I am always so pleased that the vision care professionals we deal with – our customers – are in the ”business” to help people. Several years ago I decided to join the amazing corps of American Red Cross volunteers that mobilize to help people here and around the world, providing relief to victims of disasters.
Last week I returned from a 13-day Red Cross humanitarian journey and assignment in an area devastated by hurricane Isaac. Andy, an ERV (Emergency Response Vehicle) coordinator, and I began our journey together in a fully outfitted ERV and arrived in the Baton Rouge headquarters two and a half days later. Although I have been a trained volunteer with the Red Cross for several years, this was my first longer term, wide-spread disaster-assistance relief assignment.
Our trip to Baton Rouge was tumultuous. There were trees down on many roads and some highways and roads were flooded out. Because we began our assignment early, we encountered and experienced some of the conditions that the people in Louisiana had to contend with during and just after the hurricane. Case workers we helped reported seeing bodies and caskets scattered among the lawns and gardens in the area – you cannot imagine the devastation until you experience it first hard.
I was proud to be among the 1500 or so volunteers and over 100 ERVs from across the country that came to the area to work together. And work we did – from before 7:00 a.m. to 7:30 p.m. or later each day The 12 to 15 hours we worked seemed to fly by — I found that there was always some task and coordination to do – and at times it was only our adrenaline that kept us going. Initially we were assigned to set up kitchens to serve meals to the displaced people and shelter inhabitants. At one point there were 36 shelters – a staggering number! We were serving 36,800 hot meals each day and still were getting requests for an extra 500 meals here … an extra 1500 there.
The Red Cross recognizes volunteers that work hard, smart, and fast – certainly my experiences in business and in leading Gulden provided me with the skills to realize what had to be done … and then get it done. My initial assignment was going to be an assistant kitchen manager, but by the end of the day I was designated to supervise six and then eight kitchens. We had to coordinate and supply all kitchens with equipment, water, ice, snacks, and other supplies as well as coordinate and support the trailers, trash dumpsters, and other items. This was a huge undertaking – you can see me in the photo here in front of the boards and notes we used to track the logistics to keep things running smoothly. Toward the end of our assignment we visited kitchens and headquarters at the Red Cross facility in New Orleans – what an amazing operation they run!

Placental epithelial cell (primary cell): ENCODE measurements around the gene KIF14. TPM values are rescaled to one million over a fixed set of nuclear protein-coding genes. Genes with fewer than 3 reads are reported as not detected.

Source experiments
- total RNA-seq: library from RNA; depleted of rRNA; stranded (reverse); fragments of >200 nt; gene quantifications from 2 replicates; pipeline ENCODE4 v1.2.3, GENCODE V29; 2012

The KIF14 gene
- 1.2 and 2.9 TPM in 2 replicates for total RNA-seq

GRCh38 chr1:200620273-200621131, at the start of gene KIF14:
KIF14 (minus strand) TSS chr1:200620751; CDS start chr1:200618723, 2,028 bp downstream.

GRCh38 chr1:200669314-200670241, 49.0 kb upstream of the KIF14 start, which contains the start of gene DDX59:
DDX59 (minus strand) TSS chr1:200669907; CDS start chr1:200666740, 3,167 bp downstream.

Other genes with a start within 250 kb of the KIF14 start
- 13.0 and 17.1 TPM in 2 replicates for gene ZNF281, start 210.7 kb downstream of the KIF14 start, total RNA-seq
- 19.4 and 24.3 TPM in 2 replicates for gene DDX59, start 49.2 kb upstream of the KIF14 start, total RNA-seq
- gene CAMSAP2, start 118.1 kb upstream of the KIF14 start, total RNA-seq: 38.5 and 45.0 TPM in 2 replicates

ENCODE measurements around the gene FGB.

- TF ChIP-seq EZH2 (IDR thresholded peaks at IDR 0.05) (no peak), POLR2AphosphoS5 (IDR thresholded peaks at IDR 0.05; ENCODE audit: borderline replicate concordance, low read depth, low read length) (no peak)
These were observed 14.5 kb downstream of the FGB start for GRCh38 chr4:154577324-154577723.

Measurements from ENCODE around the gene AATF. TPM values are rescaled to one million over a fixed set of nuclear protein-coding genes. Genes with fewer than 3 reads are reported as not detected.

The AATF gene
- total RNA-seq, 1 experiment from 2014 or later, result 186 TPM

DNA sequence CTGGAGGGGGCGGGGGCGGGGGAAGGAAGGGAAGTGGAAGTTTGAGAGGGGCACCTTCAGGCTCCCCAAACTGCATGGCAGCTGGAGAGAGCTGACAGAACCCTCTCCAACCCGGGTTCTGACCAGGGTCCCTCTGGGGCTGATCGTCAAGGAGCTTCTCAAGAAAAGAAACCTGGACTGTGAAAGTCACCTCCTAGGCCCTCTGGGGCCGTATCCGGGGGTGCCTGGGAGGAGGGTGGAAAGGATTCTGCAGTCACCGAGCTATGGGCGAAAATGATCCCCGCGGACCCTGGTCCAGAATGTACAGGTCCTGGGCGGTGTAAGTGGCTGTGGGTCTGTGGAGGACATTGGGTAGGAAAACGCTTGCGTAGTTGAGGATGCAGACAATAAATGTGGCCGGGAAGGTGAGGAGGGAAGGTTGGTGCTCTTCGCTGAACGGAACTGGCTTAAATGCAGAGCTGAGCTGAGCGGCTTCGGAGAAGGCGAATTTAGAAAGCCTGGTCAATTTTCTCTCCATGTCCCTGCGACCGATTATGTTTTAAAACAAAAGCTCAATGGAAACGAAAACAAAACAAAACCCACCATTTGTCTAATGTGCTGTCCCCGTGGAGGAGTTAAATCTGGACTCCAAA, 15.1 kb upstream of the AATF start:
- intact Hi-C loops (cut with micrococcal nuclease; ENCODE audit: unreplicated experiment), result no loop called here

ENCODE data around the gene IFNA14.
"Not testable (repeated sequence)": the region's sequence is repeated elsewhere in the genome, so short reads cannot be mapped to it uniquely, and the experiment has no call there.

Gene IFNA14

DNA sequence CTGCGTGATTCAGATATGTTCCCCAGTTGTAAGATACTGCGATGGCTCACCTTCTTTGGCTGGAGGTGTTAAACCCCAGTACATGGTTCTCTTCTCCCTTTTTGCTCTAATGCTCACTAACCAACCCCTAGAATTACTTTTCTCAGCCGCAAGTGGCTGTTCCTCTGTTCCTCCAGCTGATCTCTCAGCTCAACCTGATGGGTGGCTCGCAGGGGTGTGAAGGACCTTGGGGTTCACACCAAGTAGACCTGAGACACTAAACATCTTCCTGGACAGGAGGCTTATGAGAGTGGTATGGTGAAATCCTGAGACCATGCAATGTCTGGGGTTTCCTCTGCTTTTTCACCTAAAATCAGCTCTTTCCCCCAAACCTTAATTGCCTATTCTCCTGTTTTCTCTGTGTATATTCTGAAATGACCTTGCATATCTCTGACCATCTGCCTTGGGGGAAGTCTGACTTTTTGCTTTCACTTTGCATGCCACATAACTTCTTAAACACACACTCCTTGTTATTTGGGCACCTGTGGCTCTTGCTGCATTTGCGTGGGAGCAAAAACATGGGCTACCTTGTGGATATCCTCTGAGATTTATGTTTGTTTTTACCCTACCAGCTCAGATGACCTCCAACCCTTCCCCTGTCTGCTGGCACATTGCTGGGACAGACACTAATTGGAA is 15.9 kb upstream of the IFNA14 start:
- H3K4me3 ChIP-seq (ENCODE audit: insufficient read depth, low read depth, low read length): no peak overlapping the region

I wanted to make this once-in-a-lifetime experience count … for me and for the people we served. I had several reactions and unanticipated surprises. A lot of very nice people served as volunteers. Everyone worked very hard. – we made a lot of friends.
Usually I end my blog posts with information that can help you provide better patient care or enhance your practice. In this post I would like to recommend two things that can help provide assistance for victims of disasters — I encourage you to find out how to volunteer for the Red Cross in your area by contacting your local office. And please help or continue to help the Red Cross with your donations – which are very important to help serve the tens of thousands of people it helps.
Make a difference. Volunteer. Donate.
To find out more about volunteering or donating to the Red Cross, go to http://www.redcross.org/support
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